West Virginia called snowplow drivers out of retirement Wednesday as snowstorms and arctic cold blamed for at least 14 deaths hung over much of the Midwest and East.
As much as 9 inches of snow fell in West Virginia in the state's first major storm of the season, prompting schools statewide to either close or open late for a second day in a row. Schools were also shut across of much of Ohio and parts of upstate New York, some for a third straight day.
Some travelers spent the night at airports in the Midwest after flights to the Northeast were disrupted, and slick roads led to chain-reaction crashes.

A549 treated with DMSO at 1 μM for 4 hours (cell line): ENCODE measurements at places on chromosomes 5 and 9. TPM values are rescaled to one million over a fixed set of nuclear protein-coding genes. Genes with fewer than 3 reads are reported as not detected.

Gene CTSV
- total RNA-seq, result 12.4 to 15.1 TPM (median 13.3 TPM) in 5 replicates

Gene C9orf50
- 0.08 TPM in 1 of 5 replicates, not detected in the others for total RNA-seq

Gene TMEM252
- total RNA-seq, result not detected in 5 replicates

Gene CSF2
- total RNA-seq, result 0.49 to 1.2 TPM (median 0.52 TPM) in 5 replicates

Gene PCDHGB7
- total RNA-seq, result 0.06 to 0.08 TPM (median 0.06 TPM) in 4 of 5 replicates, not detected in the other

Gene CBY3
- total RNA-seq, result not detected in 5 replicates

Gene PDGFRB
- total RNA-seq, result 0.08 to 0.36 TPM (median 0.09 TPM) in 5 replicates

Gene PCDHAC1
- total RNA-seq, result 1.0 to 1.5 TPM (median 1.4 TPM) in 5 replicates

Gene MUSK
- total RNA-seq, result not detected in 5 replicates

In West Virginia, 21 retired snowplow drivers were called in to help crews struggling to clear roads.
Forecasters said some areas of upstate New York could receive more than 100 inches of snow before the system breaks up Sunday or Monday.
Chicago awoke to temperatures around zero with a wind chill of minus 14 — an improvement over the minus-30 wind chill reported on Monday. The area was expected to rebound into the low 20s by the end of the week.
Since the weekend, the cold weather and slippery roads have contributed to at least five deaths in Ohio, two in Illinois, two in Kentucky, two in Michigan, and one each in Wisconsin, Maryland and Indiana, authorities said.